German Chancellor Angela Merkel gestures as she addresses the lower house of parliament Bundestag on Germany's 2016 budget in Berlin, Germany. Image Credit: REUTERS

Angela Merkel, the German Chancellor, is right that the current refugee crisis is forcing Europe to consider whether it can live up to its own, self-proclaimed values. Unfortunately, the answer is likely to be “No”.

For almost 500 years, European nations dominated, colonised and populated the rest of the world. After 1945, the states of western Europe signed up to a new post-imperial and post-fascist set of values, based on universal human rights and enshrined in documents such as the 1951 United Nations Convention on refugees.

But the desperate and dispossessed of the world were largely kept at a distance, while Europeans continued to enjoy some of the highest living standards in the world. Faced with distressing images of famines or wars in the “third world”, Europeans could salve their consciences by making a donation to charity or attending a benefit concert.

Now the refugee crisis is asking Europeans to live up to their values in ways that are likely to be costly, inconvenient and that will accelerate far-reaching social changes. It would be heartwarming to believe that the crowds that turned out to welcome Syrian refugees arriving at Munich station show that Europe will respect its commitments in full. It would also be dangerously naive.

There are already signs that even the German government is having second thoughts about the numbers involved. The Germans may be able to shame and bully their European partners into sharing the refugee burden, through a system of quotas. But the numbers literally do not add up.

The European Commission, has proposed that the EU should take 160,000 refugees. This marks a considerable increase on the 40,000 the commission proposed last July. But there are already four million Syrian refugees living outside their country. Germany alone expects to get 800,000 asylum applications, from Syria and elsewhere, this year.

The perception that Germany has now decided to accept all Syrians — combined with the hope of further changes in European Union (EU) policy — seems likely to persuade more of the millions of refugees stuck in camps in Turkey or the Middle East to attempt the dangerous journey to Europe. Nor are the Syrians the only desperate group. There are also, collectively, hundreds of thousands of Eritreans, Afghans and Iraqis on the move.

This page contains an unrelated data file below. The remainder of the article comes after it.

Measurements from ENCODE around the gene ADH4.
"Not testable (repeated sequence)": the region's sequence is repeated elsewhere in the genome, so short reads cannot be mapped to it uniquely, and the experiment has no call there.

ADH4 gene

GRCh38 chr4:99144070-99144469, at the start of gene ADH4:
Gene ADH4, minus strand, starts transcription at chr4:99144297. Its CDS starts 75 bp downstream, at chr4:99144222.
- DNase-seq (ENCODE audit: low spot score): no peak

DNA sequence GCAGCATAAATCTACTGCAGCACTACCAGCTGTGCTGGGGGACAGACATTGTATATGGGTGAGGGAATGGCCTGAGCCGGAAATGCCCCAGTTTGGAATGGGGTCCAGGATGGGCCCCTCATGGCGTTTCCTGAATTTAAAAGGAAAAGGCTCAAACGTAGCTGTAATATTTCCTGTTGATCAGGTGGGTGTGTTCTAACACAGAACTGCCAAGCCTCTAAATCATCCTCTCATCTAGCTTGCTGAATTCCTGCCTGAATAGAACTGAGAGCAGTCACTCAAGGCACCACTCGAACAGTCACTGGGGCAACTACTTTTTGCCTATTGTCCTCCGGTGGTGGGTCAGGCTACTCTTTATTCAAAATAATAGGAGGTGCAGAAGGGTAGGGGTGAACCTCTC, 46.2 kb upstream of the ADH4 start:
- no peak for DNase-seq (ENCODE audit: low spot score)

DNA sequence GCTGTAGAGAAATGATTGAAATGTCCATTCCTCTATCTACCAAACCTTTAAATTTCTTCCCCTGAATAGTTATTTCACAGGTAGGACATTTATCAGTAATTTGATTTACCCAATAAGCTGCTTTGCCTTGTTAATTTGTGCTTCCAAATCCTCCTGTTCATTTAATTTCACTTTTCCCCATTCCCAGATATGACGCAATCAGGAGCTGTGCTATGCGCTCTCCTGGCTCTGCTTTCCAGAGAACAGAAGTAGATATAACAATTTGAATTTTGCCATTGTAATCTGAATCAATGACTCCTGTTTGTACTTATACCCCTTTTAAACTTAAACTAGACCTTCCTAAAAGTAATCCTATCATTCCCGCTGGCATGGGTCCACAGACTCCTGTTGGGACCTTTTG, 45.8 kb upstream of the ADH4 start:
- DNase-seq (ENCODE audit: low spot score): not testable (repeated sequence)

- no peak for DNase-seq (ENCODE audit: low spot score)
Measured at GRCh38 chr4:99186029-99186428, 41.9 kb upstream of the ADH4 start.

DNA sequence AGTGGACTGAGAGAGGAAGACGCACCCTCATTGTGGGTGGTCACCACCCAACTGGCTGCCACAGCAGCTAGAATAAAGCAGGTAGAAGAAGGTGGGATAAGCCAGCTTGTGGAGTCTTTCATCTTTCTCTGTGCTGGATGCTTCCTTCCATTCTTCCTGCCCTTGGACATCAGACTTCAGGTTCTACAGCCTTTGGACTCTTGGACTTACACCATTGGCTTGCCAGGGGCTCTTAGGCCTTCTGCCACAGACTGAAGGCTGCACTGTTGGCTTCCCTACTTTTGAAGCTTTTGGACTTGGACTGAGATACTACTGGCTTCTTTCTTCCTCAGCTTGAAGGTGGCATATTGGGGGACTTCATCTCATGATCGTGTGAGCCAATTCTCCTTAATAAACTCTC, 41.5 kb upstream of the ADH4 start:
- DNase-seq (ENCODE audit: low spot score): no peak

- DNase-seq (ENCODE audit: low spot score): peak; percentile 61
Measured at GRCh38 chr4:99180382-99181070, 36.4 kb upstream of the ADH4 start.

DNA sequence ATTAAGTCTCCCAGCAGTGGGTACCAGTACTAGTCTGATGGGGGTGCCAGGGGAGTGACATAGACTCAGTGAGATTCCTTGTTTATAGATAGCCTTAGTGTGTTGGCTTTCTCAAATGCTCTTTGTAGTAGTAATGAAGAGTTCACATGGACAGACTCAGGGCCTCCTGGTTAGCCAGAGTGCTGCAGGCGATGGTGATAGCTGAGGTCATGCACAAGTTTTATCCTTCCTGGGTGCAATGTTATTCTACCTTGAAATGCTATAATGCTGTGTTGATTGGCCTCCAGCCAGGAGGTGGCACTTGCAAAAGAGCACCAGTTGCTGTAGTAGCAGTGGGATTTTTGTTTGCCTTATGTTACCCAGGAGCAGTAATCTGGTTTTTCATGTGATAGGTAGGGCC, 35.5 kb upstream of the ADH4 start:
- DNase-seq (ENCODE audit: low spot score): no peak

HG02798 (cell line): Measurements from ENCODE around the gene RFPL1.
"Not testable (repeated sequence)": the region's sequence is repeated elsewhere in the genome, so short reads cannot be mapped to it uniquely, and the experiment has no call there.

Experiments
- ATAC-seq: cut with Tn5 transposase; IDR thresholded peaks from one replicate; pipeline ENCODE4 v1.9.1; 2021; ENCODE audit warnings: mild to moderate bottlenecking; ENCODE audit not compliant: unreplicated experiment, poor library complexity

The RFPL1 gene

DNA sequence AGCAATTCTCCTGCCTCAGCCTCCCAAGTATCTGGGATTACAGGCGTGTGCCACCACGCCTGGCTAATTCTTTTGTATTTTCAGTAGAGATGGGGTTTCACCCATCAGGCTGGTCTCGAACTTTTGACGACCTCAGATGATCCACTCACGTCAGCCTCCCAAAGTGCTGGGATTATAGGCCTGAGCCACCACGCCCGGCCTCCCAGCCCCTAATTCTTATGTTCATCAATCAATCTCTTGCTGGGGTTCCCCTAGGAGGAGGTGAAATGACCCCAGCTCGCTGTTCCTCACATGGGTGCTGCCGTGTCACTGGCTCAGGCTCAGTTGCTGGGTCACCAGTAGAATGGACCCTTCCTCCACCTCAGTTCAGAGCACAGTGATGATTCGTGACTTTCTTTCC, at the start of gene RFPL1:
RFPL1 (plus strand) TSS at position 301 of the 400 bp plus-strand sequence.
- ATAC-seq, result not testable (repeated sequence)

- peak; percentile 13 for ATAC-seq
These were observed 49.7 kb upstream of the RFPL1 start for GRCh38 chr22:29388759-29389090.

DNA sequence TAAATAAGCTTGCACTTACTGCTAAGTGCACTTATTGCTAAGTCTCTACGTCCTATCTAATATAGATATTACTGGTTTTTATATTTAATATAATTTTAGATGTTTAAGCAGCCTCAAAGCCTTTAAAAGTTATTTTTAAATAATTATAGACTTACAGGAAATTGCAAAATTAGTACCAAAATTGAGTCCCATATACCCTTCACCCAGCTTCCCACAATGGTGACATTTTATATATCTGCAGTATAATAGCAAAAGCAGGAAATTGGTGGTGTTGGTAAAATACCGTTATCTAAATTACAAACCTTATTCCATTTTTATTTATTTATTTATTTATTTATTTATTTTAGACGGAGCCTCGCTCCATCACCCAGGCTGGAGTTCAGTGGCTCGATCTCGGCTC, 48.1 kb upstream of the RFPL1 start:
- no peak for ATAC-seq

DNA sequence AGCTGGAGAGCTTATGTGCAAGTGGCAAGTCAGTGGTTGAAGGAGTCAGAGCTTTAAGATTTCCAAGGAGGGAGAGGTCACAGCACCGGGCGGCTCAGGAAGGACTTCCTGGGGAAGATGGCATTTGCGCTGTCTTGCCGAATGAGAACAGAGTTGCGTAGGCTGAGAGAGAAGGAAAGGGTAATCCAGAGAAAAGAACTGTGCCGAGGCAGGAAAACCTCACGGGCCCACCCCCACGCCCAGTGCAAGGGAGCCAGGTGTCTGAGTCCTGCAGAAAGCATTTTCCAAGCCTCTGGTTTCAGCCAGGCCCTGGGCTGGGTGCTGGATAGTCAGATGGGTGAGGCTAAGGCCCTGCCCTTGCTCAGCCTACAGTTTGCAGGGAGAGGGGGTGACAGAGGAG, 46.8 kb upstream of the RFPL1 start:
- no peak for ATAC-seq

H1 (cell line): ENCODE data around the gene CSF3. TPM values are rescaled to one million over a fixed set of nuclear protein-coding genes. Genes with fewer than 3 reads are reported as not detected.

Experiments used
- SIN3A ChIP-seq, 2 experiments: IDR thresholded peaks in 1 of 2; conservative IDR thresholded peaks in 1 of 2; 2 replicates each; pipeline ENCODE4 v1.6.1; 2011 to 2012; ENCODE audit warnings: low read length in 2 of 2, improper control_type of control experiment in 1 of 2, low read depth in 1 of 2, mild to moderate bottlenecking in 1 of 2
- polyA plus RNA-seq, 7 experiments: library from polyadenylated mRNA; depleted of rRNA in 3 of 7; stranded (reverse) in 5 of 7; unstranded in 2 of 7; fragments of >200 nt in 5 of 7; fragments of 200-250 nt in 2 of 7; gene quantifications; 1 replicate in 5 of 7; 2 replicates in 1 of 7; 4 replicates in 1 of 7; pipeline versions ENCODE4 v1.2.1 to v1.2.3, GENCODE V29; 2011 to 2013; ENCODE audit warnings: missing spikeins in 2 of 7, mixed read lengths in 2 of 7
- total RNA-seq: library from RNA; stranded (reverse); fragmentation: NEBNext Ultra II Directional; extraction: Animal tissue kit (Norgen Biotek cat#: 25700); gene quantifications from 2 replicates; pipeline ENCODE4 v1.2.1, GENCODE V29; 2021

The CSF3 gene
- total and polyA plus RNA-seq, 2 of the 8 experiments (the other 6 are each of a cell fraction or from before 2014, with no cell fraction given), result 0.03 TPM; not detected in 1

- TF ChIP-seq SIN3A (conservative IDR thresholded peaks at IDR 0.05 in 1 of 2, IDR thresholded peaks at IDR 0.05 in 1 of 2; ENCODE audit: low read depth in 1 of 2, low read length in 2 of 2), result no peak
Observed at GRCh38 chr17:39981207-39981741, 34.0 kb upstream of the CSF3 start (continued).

At some point, the desperation and hopes of the refugees are likely to collide with the fears and resentments of European voters. The eastern European members of the EU have made their unhappiness with refugee quotas very clear. Recent opinion polls also show that a majority of French people oppose any softening of asylum rules, while a British majority backs the David Cameron government’s determination not to accept EU-mandated quotas.

These reactions should not come as a surprise, Europe’s fear of illegal immigrants and asylum seekers is replicated in both Australia and the US — rich, largely white countries that were once offshoots of European civilisation. In Australia, the government of Tony Abbott won power after promising to “stop the boats” of would-be refugees, heading for Australian shores. Abbott’s policies have been condemned by the UN and human-rights groups — but seem popular in Australia itself.

In the United States, the remarkable emergence of Donald Trump as a serious candidate for the Republican presidential nomination is driven, in large part, by his ability to play on fears of illegal immigration. Experts dismiss Trump’s plan to deport 11 million illegal immigrants and to build a giant wall along the Mexican border as impractical and immoral. But the Trump surge has pushed other Republicans to take similar positions.

Thomas Edsall, a shrewd analyst of race and politics in the US, argues that in his use of immigration “Donald Trump is part of a movement gaining momentum among whites across the northern hemisphere”, including Europe. As Edsall points out, a lot of this is to do with race. Some 50.5 million Americans are now Hispanic and many white Americans clearly feel threatened by that. White fears get an extra edge in Europe, where Muslim immigration plays on concerns about terrorism and social cohesion.

Trump will probably never become president and Europe’s far-right and anti-immigration parties will probably fail to win power in a big country. But their arguments have already changed politics and the current migrant crisis will play into their hands.

International law suggests that Europe must offer asylum to every genuine refugee who reaches the EU. Political reality suggests that the numbers involved will be too large to sustain domestic support for such a policy. At that point, European politicians will try to wriggle out of their commitments — probably by trying to prevent refugees from reaching the EU in the first place. The harsh deterrents adopted by Hungary and Australia — currently the subject of widespread condemnation — may come to seem more normal.

If Europe’s politicians move down that path, they will be accused — rightly — of failing to live up to “European values”. But, in reality, they face a clash of values. Merkel has said the Europe has a moral and legal obligation to accept genuine refugees. But politicians operating in a democracy also have a moral and legal obligation to respect the wishes of their voters.

— Financial Times